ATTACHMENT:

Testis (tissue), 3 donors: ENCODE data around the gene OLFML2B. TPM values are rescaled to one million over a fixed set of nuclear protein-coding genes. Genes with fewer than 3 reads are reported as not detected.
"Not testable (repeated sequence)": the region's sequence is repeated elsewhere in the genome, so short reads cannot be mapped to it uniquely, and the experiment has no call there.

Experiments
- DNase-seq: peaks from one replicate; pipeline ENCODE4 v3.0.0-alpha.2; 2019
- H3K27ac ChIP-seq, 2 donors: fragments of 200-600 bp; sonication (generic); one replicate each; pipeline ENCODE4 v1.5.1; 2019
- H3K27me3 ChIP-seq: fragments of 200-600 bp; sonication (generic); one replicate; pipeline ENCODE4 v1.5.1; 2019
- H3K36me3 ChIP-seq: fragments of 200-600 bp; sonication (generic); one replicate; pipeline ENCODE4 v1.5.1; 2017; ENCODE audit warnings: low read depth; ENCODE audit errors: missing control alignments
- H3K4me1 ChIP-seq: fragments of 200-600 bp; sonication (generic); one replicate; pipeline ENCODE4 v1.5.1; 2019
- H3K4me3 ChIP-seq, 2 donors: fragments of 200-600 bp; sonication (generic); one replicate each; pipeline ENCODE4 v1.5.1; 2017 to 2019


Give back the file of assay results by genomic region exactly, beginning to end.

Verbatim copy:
Testis (tissue), 3 donors: ENCODE data around the gene OLFML2B. TPM values are rescaled to one million over a fixed set of nuclear protein-coding genes. Genes with fewer than 3 reads are reported as not detected.
"Not testable (repeated sequence)": the region's sequence is repeated elsewhere in the genome, so short reads cannot be mapped to it uniquely, and the experiment has no call there.

Experiments
- DNase-seq: peaks from one replicate; pipeline ENCODE4 v3.0.0-alpha.2; 2019
- H3K27ac ChIP-seq, 2 donors: fragments of 200-600 bp; sonication (generic); one replicate each; pipeline ENCODE4 v1.5.1; 2019
- H3K27me3 ChIP-seq: fragments of 200-600 bp; sonication (generic); one replicate; pipeline ENCODE4 v1.5.1; 2019
- H3K36me3 ChIP-seq: fragments of 200-600 bp; sonication (generic); one replicate; pipeline ENCODE4 v1.5.1; 2017; ENCODE audit warnings: low read depth; ENCODE audit errors: missing control alignments
- H3K4me1 ChIP-seq: fragments of 200-600 bp; sonication (generic); one replicate; pipeline ENCODE4 v1.5.1; 2019
- H3K4me3 ChIP-seq, 2 donors: fragments of 200-600 bp; sonication (generic); one replicate each; pipeline ENCODE4 v1.5.1; 2017 to 2019